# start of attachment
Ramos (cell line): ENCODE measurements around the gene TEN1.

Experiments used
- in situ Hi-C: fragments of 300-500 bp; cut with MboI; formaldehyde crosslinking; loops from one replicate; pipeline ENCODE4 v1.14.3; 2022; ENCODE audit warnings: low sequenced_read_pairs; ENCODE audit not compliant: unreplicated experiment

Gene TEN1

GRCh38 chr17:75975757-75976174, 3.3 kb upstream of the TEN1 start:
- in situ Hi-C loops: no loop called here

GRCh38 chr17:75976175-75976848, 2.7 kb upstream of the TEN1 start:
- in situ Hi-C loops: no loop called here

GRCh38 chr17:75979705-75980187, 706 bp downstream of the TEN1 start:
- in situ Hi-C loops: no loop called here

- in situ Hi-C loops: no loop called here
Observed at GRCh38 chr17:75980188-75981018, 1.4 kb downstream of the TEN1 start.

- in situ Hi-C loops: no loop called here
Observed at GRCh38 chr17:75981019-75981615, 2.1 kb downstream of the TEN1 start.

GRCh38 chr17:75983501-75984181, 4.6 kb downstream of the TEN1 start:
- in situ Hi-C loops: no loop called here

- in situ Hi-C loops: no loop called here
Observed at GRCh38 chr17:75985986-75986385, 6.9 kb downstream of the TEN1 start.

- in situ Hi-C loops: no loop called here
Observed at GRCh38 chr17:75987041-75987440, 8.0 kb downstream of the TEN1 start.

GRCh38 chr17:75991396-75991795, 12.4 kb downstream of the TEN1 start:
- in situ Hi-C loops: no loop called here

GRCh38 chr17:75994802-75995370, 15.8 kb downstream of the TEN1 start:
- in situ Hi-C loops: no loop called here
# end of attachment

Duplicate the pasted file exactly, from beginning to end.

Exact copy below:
Ramos (cell line): ENCODE measurements around the gene TEN1.

Experiments used
- in situ Hi-C: fragments of 300-500 bp; cut with MboI; formaldehyde crosslinking; loops from one replicate; pipeline ENCODE4 v1.14.3; 2022; ENCODE audit warnings: low sequenced_read_pairs; ENCODE audit not compliant: unreplicated experiment

Gene TEN1

GRCh38 chr17:75975757-75976174, 3.3 kb upstream of the TEN1 start:
- in situ Hi-C loops: no loop called here

GRCh38 chr17:75976175-75976848, 2.7 kb upstream of the TEN1 start:
- in situ Hi-C loops: no loop called here

GRCh38 chr17:75979705-75980187, 706 bp downstream of the TEN1 start:
- in situ Hi-C loops: no loop called here

- in situ Hi-C loops: no loop called here
Observed at GRCh38 chr17:75980188-75981018, 1.4 kb downstream of the TEN1 start.

- in situ Hi-C loops: no loop called here
Observed at GRCh38 chr17:75981019-75981615, 2.1 kb downstream of the TEN1 start.

GRCh38 chr17:75983501-75984181, 4.6 kb downstream of the TEN1 start:
- in situ Hi-C loops: no loop called here

- in situ Hi-C loops: no loop called here
Observed at GRCh38 chr17:75985986-75986385, 6.9 kb downstream of the TEN1 start.

- in situ Hi-C loops: no loop called here
Observed at GRCh38 chr17:75987041-75987440, 8.0 kb downstream of the TEN1 start.

GRCh38 chr17:75991396-75991795, 12.4 kb downstream of the TEN1 start:
- in situ Hi-C loops: no loop called here

GRCh38 chr17:75994802-75995370, 15.8 kb downstream of the TEN1 start:
- in situ Hi-C loops: no loop called here